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Found 14 results

  1. ThePhysicist

    Scapanorhynchus sp. Shark Teeth

    From the album: Post Oak Creek

    Most of the goblin shark teeth I collected from POC.
  2. I've always been fascinated by the Cretaceous sea and its myriad of terrifying carnivores, many that would've made Jaws look meek. After watching BBC's Sea Monsters, I made it my goal to compile a box of sea monster fossils. I started this journey 10 years ago, and finally completed the box recently. Allow me to present my Predators of the Cretaceous Sea collection, and take you on a journey to the most dangerous sea of all times. The box measures 20.25 inches long. Inside are 24 unique predator fossils. I will introduce them from left to right, top to bott
  3. Video link:  How and where to find fossil shark and mosasaur teeth in Mississippi
  4. ThePhysicist

    Scapanorhynchus texanus

    From the album: Sharks

    A nice S. texanus tooth. (extinct goblin shark)
  5. After the Hybodontids, our program starts to transition toward the modern sharks. We introduce lamniform sharks and the cow sharks. We will not be able to spend much time at all on the Cow and Crow Sharks. They only get a brief introduction and a look at the teeth. Squalicorax is an important species for us even though we do not spend a lot of time on it. The students in first few classes we do presentations for will be going home with Squalicorax teeth from Morocco. We would like to spend more time on the Cow sharks eventually but we only have one tooth to show them and we will have to edit c
  6. fossilsonwheels

    Scapanorhynchus puercoensis teeth

    Here are two teeth from a fairly recently (2011) described Scapanorhynchus species from the Upper Cretaceous Santonian in New Mexico. Scapanorhynchus puercoensis has a dentition similar to S. lewisii and was likely very similar. My son and I do classroom science presentations about fossils and our shark program features Scapanorhynchus. He used the lewisii as the basis for his illustration and now we can actually provide teeth that are a closer match to that than S. texanus likely was. This also allows him to draw S. texanus in a more Sand Tiger like form which we both think it was. I put quit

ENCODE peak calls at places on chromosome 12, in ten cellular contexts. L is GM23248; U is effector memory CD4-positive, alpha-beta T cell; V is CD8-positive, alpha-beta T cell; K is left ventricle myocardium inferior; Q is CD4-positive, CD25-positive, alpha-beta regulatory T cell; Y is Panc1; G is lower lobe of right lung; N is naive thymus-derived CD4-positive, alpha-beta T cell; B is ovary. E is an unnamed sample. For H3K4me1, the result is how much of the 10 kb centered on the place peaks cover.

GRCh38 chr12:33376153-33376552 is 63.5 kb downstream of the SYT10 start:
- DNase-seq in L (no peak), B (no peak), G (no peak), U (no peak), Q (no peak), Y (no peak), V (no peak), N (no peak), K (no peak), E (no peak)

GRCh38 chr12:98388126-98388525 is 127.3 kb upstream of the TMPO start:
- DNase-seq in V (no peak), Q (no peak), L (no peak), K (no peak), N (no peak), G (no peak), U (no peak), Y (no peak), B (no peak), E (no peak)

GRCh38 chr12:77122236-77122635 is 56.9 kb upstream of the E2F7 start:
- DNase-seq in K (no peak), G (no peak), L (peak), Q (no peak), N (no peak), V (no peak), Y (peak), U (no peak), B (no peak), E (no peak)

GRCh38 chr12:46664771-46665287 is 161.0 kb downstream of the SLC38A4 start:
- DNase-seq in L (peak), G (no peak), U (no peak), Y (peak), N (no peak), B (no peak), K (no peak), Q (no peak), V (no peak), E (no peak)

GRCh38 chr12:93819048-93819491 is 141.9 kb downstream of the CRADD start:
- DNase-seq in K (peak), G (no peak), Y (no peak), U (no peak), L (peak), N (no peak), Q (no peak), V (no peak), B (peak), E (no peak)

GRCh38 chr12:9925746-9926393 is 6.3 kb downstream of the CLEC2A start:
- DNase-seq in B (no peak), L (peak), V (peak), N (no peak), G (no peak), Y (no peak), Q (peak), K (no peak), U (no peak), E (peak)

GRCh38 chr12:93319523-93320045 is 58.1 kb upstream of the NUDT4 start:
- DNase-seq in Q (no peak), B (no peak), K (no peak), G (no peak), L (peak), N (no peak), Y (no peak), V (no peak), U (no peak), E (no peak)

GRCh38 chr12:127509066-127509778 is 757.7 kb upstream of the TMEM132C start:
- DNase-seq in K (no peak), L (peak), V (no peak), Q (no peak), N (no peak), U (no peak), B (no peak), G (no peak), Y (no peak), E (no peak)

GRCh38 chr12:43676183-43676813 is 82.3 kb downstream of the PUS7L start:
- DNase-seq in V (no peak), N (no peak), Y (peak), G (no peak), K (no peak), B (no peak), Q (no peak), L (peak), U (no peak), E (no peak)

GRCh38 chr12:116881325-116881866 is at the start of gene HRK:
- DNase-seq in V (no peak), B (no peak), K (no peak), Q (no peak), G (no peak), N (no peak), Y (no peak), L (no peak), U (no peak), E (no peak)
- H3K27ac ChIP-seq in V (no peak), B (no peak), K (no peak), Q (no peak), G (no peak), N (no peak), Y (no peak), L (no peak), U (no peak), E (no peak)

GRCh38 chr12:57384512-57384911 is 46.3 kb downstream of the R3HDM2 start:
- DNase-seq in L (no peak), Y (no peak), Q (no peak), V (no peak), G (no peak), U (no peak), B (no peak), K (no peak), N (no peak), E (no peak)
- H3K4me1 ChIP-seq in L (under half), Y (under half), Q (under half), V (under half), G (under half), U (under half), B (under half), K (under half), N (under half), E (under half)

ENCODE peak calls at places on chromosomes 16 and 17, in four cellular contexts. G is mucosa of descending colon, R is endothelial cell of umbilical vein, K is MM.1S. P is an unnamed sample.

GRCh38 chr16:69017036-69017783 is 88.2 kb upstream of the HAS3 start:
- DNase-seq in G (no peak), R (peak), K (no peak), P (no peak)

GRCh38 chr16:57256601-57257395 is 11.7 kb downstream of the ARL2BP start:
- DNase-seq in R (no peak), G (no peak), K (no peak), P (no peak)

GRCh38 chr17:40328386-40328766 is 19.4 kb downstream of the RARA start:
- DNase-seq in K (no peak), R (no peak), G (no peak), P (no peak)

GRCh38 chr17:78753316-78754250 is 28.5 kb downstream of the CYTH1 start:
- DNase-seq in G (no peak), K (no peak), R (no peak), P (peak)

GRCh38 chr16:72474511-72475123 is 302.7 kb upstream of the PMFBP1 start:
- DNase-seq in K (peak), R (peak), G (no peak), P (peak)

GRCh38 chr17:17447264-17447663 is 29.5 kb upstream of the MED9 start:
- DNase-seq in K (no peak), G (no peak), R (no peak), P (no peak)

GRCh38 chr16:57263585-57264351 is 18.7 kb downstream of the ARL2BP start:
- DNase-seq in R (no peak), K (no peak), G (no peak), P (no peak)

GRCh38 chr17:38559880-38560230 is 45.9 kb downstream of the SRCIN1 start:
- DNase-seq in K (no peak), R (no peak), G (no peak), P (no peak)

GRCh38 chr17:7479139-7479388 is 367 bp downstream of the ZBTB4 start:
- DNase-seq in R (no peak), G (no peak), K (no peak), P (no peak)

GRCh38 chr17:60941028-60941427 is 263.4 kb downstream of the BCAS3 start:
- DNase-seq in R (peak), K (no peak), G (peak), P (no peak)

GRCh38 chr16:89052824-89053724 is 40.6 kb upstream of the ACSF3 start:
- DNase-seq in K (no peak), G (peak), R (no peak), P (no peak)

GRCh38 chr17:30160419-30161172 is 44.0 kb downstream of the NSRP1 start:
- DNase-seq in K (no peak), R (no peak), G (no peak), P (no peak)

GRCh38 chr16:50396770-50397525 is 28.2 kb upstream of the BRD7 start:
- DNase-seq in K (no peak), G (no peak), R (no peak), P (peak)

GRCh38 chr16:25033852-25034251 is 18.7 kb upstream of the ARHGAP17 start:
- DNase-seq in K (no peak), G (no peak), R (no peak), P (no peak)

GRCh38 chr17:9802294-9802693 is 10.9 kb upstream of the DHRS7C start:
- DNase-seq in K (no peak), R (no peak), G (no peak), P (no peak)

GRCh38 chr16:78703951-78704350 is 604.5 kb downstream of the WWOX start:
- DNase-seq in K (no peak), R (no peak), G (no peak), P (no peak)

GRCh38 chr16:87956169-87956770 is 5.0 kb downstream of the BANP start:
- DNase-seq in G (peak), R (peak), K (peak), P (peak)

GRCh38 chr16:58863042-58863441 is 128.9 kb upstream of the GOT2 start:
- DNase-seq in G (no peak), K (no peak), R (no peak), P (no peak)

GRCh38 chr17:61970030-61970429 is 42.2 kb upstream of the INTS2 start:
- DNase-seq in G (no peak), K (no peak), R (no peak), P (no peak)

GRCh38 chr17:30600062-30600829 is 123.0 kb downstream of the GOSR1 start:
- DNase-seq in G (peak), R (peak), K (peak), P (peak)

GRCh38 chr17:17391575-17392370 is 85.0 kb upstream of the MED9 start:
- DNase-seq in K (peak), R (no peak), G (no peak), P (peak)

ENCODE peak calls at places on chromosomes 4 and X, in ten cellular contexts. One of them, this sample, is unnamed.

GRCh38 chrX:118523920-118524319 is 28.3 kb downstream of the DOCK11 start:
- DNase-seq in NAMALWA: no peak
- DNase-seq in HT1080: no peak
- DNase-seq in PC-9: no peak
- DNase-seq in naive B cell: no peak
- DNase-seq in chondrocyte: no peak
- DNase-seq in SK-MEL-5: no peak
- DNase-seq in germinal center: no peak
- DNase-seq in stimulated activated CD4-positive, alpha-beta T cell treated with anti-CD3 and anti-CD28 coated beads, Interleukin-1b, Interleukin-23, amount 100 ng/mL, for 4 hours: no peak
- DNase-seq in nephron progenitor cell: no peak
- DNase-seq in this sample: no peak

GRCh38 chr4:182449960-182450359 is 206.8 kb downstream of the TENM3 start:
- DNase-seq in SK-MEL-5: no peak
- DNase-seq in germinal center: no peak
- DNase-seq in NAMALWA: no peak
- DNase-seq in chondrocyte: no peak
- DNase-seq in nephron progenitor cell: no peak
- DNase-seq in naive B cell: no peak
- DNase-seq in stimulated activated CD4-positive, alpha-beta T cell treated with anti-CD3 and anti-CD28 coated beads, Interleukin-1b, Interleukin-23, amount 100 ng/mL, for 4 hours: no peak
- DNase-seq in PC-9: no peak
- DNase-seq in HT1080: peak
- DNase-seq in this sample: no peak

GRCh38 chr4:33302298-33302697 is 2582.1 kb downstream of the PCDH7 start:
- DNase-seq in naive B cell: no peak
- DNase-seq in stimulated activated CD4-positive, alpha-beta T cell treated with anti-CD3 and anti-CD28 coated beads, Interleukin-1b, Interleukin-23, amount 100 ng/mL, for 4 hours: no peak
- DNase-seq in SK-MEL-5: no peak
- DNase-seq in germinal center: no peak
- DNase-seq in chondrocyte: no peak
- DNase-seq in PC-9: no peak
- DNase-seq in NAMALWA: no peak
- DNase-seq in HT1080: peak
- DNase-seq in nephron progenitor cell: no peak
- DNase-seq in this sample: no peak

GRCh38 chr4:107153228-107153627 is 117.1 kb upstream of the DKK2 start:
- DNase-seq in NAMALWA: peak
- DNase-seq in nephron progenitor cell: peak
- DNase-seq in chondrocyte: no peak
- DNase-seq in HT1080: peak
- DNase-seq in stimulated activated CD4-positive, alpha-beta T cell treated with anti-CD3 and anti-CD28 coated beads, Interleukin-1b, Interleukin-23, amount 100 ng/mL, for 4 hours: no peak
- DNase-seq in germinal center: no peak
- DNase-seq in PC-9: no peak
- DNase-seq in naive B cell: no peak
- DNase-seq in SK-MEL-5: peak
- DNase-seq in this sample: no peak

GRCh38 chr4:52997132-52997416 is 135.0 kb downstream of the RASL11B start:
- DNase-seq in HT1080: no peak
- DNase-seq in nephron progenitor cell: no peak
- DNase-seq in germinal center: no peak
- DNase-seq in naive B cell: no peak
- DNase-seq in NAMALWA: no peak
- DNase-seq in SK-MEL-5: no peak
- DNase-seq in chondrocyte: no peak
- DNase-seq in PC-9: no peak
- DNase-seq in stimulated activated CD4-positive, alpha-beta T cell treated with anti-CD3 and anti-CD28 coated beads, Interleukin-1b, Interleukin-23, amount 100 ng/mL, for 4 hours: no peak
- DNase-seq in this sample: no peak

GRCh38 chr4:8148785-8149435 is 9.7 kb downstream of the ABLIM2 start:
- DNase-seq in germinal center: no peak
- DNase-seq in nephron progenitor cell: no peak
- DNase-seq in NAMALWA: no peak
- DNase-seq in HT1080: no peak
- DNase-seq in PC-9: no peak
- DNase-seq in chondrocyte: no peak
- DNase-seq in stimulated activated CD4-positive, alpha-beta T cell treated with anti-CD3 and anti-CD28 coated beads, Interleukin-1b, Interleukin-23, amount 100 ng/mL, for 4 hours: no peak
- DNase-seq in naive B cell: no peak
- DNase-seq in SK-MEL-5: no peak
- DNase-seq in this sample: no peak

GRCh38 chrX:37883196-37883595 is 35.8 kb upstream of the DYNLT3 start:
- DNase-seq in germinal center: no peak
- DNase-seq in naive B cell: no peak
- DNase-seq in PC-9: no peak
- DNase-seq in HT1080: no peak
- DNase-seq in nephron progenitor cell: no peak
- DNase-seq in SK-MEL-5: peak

7. SerratedTeeth

    Our trip to GMR

    So we finally made it out to GMR to do some hunting. We left Greensboro about 7 am and arrived around 9:15. We walked around for a little bit to scout some areas, and finally found a good starting point. It was slow at first, but we started making really good progress when I found a 2" goblin shark tooth. We continued on throughout most of the day finding tooth, after tooth, after tooth... We found several Meg fragments, some super nice great whites, mako's, 3 mosasaur teeth (the smaller round one might possibly be a crocodile but were not 100% sure), and quite a few belimnites. After we finis
  8. HoppeHunting

    Miocene Goblin

    Hello, everyone. One thing is for sure. Paleocene shark teeth from Purse State Park are difficult to identify. Many of them appear nearly identical to another species, and if the teeth are worn, identification is next to impossible. While I was sorting (or at least attempting to sort) my 600+ teeth from my trip to Purse, I was finding that the vast majority of my teeth were either Striatolamia or Carcharias. While this is normal for the area because these species are among the most abundant, it seemed that I didn't have a single specimen of what is apparently another common find: G
  9. brad hinkelman

    id help and info big brook nj

    hi everyone another fun day with finds from big brook nj....can someone id the object in single pick in hand and also does anyone know whats the biggest goblin tooth found here....thanks
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